I love pizza. That being said, I am surprised by some of the pairings in " Pizza Smackdown " (March 2010) and even more surprised by their bottom lines. Most are juxtaposed with common bonds, but a few run on parallels that share only one common denominator—pizza.
True pizza lovers will agree that pizza is defined by its crust. Thin vs. thin, thick vs. thick, deep dish vs. deep dish, etc. You can’t compare apples to oranges and call it a competition.
Tutta Bella vs. Via Tribunali vs. Pizzeria Pulcinella makes marginal sense. And even less sense is Talarico’s and Northlake Tavern and Pizza House. Northlake prides itself on the overtopped thicker-crusted pies that the college youth appreciate, while Talarico’s excels in its perfection of the thin and chewy East Coast–style pie that highlights the sweet sauce and the quality toppings.
All things size related should remain in the Valentine’s Day issue. However, it would be kinda fun to happen upon a field of grazing dough-mammals…
An Anonymous Pizza Aficionado
Through Thick and Thin
I’ve eaten at Topolino’s (" Pizza Smackdown ," March 2010) a few times and have always had a good pie. I’m from Chicago, where the really good pizza is, so I’m adjusting to this thin crust–thin pie thingy. That being said, the service has always been good and the pies are ready to eat quickly. I might have to trip over to the city to compare A New York Pizza Place.
The article " The Wi-Fi of Oz " (February 2010), regarding the mayor’s proposal for municipal Wi-Fi in Seattle, confuses a couple of issues. Experiences in the U.S. with publicly owned broadband are remarkably good—some 60 cities have built a publicly owned fiber network and offer services on it. Seattle would be the biggest, but large cities such as Chattanooga and Lafayette (with public power companies) are doing well.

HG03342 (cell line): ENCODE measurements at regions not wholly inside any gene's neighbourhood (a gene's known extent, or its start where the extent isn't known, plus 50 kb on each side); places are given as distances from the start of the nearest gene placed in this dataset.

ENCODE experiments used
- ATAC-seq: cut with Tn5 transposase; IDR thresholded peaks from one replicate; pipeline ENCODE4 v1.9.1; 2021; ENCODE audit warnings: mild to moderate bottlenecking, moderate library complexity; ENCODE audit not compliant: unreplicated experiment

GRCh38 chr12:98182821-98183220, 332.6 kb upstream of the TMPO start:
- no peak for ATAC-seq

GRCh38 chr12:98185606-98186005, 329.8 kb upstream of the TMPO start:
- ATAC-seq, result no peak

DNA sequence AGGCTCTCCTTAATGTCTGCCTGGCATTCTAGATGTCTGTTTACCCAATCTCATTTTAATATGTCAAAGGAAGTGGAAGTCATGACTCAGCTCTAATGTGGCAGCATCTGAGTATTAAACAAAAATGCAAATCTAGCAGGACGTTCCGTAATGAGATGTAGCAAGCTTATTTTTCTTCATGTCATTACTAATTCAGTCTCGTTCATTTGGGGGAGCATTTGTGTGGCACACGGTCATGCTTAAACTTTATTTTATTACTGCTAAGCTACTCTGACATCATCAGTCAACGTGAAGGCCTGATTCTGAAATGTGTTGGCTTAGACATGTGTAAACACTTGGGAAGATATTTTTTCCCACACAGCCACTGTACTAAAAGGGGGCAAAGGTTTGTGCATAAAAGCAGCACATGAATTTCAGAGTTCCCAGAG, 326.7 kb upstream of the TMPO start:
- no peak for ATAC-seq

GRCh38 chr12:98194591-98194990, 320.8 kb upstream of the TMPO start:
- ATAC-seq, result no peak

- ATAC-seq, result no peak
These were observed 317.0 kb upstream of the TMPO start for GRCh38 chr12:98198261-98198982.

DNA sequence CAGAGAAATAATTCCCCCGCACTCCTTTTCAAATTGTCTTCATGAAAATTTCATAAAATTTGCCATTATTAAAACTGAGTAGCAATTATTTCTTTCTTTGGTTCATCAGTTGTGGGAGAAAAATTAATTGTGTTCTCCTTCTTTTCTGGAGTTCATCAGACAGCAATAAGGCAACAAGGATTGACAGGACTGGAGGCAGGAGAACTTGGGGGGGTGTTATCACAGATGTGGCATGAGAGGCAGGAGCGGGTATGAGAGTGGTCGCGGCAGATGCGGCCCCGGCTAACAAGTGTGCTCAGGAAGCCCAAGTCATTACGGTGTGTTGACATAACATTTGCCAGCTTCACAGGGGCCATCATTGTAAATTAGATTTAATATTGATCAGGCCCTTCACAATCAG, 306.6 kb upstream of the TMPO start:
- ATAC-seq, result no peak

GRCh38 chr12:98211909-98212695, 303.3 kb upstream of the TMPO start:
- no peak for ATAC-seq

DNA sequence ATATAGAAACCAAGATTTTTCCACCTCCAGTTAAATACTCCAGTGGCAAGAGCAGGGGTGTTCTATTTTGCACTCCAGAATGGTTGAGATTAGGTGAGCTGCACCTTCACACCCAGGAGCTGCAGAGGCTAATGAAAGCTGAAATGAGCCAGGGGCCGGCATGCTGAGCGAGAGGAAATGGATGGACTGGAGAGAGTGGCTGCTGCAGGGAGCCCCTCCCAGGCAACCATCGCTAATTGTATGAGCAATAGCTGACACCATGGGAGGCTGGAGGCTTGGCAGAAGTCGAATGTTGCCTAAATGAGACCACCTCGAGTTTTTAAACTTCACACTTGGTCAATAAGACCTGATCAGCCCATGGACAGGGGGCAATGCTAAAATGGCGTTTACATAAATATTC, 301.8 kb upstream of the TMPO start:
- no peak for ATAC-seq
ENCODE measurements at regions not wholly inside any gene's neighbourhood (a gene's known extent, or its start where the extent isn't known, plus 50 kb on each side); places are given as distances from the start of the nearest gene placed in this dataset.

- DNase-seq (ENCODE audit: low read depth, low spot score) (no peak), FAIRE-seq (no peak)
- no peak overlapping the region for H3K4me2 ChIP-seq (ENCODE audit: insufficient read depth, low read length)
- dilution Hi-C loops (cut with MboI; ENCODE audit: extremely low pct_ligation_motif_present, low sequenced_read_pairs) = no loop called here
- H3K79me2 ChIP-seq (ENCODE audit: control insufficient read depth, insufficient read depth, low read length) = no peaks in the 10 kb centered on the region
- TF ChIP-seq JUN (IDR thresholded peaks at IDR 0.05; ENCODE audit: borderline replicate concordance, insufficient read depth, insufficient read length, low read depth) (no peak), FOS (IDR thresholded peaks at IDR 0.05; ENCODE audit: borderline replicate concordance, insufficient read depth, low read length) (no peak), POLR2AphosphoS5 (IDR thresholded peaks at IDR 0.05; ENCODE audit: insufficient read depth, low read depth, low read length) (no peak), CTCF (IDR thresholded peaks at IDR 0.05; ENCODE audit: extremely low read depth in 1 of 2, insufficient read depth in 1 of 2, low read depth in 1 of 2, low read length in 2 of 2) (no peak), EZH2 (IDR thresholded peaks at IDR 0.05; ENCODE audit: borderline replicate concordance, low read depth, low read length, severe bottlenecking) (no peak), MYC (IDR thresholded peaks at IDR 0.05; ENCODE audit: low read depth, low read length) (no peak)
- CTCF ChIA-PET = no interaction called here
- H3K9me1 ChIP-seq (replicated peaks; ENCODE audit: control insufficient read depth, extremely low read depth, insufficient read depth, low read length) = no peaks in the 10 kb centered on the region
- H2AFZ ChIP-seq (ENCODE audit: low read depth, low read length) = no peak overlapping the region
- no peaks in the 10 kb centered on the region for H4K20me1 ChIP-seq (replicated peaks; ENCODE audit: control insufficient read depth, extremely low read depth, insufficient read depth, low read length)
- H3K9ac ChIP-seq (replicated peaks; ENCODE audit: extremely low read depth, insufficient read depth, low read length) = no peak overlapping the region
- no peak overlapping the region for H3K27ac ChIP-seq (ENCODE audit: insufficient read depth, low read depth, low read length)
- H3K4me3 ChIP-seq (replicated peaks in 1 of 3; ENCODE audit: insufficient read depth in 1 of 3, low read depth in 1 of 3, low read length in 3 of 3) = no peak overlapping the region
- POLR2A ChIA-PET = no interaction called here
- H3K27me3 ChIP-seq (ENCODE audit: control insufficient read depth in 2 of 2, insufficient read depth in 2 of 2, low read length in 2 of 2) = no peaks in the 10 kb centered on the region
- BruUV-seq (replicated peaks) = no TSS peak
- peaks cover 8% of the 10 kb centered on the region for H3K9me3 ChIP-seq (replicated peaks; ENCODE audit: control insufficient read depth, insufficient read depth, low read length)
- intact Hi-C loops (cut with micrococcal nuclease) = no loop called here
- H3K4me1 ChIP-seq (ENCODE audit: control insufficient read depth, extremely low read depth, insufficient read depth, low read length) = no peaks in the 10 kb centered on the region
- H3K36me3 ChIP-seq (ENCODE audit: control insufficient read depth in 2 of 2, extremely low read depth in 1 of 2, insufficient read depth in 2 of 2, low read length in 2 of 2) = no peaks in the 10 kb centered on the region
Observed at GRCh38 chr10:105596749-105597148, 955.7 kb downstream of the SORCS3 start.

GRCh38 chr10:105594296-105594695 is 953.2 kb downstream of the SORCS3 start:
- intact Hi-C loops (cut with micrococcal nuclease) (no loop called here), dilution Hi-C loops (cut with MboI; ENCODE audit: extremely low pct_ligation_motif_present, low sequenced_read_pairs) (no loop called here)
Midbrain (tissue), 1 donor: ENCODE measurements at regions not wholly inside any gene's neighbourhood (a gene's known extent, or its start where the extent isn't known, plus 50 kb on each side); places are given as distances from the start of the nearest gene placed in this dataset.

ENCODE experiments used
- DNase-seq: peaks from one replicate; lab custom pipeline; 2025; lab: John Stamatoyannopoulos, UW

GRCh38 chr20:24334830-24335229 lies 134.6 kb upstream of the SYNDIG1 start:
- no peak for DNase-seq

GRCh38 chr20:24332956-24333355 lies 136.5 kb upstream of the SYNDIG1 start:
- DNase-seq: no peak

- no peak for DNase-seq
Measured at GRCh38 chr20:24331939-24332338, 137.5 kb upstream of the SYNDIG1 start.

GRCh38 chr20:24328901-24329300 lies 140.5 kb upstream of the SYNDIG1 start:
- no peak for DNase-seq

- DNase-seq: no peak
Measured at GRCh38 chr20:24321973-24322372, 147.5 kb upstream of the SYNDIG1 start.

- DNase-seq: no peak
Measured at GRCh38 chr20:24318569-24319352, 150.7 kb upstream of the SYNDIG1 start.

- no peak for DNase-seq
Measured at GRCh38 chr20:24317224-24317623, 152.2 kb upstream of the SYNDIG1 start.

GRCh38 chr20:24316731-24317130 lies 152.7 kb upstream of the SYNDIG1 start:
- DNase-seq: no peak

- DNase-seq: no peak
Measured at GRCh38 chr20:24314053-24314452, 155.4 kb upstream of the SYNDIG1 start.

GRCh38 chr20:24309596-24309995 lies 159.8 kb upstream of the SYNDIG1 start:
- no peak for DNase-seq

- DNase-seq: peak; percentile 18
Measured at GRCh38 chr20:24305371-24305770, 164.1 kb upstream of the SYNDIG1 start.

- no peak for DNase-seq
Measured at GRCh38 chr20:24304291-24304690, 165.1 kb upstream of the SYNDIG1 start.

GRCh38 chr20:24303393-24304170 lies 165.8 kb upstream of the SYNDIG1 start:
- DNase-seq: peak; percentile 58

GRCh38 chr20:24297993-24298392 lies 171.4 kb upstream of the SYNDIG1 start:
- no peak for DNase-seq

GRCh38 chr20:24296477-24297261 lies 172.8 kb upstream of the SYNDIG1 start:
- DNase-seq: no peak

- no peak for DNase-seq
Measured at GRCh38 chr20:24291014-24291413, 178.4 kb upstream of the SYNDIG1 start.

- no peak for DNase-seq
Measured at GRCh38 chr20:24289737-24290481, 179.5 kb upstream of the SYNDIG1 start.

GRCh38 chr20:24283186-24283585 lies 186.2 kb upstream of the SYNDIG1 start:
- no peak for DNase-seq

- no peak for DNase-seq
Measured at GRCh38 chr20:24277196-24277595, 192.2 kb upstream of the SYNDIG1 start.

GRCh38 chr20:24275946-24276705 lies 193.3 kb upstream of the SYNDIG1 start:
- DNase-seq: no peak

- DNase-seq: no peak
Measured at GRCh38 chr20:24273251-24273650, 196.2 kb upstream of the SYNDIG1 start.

Wi-Fi ventures generally did poorly, but a number of cities that didn’t contract it out have had some success with public safety approaches, and some of them offer hot spots or other services to residential users.
Ron Main [executive director of the Broadband Communications Association of Washington] and others like him are going to push against it hard—and will use every trick in the book to maintain their monopoly, but Seattle could well benefit from building its own network. It will help if the power company is cooperative, but they have seemed aloof on plans. One thing is sure, communities that have built their own networks enjoy better networks and lower prices because competition drives investment and lowers prices.
Christopher Mitchell, Director of the Telecommunications as Commons Initiative at the Institute for Local Self-Reliance
On Your Right!
The real danger in Interlaken Park lurks not with the dogs (" Civil Disobedience ,” February 2010) but with the aggressive bike riders. The vast majority of dog owners and their dogs (on- and off-leash) as well as bike riders are respectful and friendly to each other. Most share this beautiful park without incident. On occasion a cyclist will come up from behind without a sound while riding far too fast (for the people, children, and animals who share their path) and they will almost run you over. When that happens, it is always the innocent walker who gets berated by the biker.
North Capitol Hill
In the March issue travel story on touring Okanogan County, " Roam, If You Want To ," we got a couple links wrong: Learn about camping at Lost Lake at recreation.gov (enter search terms “lost lake”) and about Molson School Museum at ghosttownsusa.com/molson.htm.
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